Retire Your Ride
The Retire Your Ride (French: Adieu Bazou) program is a voluntary Canadian scrappage program created to reward Canadians for permanently retiring in a vehicle made in 1995 or earlier for a wide range of rewards, such as a public transit pass or C$300. The program ended on March 31, 2011. By January 2011, the program had surpassed its original targets and had permanently retired over 120,000 vehicles and reduced thousands of tonnes of smog forming emissions. The program is available in province across Canada. Some automakers have started their own complimentary auto retirement programs with rewards on top of the federal program's rewards in an effort to increase vehicle sales in Canada.
On June 4, 2008 the Government of Canada announced the "National Vehicle Scrappage Program", which would create incentives for residents of Canada to trade in their old, higher-polluting vehicles to promote cleaner alternatives resulting in cleaner air and a healthier environment.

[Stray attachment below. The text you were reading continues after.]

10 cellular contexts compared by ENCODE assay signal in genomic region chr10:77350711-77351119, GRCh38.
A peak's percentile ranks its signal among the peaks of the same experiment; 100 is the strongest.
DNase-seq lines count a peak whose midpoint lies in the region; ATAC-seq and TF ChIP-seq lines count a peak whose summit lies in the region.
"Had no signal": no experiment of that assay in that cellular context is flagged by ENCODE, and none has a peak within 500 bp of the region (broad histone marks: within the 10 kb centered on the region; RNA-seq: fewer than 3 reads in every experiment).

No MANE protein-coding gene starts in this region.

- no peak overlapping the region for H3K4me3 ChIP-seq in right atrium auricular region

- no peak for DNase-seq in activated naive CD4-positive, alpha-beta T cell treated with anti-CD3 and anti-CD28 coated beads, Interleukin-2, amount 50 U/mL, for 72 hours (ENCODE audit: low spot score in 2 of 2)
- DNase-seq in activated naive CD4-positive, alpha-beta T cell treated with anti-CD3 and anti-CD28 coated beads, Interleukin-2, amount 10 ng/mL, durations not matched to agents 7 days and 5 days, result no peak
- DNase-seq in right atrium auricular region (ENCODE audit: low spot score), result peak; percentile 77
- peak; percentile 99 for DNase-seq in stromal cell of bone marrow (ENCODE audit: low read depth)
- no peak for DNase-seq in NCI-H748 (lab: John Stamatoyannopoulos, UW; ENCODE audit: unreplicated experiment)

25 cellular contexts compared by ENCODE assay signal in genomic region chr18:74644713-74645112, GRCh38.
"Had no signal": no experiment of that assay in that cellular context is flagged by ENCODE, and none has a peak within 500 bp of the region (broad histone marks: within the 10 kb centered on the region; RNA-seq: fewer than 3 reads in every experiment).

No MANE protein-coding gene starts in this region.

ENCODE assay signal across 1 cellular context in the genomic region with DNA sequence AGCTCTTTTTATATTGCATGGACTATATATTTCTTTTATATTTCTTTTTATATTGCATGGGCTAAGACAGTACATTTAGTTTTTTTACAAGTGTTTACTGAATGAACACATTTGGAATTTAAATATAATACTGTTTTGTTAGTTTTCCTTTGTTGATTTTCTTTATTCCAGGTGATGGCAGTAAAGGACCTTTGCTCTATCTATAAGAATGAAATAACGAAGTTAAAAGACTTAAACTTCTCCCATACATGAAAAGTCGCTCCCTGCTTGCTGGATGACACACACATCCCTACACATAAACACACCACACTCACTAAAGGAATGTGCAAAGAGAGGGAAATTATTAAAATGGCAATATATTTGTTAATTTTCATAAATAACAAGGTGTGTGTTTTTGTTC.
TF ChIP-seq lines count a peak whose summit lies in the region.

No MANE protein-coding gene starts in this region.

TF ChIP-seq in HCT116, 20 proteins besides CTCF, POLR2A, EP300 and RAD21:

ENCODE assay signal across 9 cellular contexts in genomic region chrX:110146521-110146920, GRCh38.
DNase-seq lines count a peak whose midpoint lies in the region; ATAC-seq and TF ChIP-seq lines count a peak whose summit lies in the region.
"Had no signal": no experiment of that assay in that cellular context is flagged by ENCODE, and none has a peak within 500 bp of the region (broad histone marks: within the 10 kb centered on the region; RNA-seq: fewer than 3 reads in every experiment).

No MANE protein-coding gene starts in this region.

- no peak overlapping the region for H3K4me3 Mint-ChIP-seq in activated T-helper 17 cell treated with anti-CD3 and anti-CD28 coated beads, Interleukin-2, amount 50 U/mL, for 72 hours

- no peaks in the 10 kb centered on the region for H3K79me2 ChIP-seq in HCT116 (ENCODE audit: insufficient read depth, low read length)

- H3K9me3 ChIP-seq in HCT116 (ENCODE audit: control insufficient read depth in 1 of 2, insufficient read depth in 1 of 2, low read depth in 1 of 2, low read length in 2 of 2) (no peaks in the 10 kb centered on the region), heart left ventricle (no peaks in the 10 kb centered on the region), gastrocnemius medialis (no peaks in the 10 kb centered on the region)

The program started in February 2009 with a new name, "Retire Your Ride". It was initiated by the Government of Canada, the Clean Air Foundation, and its partners with the goal to get people's high-polluting vehicles off the road, rewarding the people for doing so. The vehicles that are traded are recycled in an environment-friendly way. The program aims to retire at least 50,000 vehicles per year until March 31, 2011.
Vehicles that were made in 1995 and older that are in running condition and have been registered and properly insured for the last six months are eligible for the program. Rewards for bringing those vehicles in include a public transit pass or a membership to a car-sharing program, $300 cash, or discounts on commuter bicycles. Some automotive companies (In January 2011: GM, Ford, Hyundai and Chrysler) offer an additional rebate off the purchase of a new vehicle. Some provinces offer different rewards, such as a charitable tax receipt. The program aims for vehicles built before 1995 because they produce roughly 19 times more air pollutants than newer cars and trucks. The program is set to run for four years, with $92 million set aside for the program.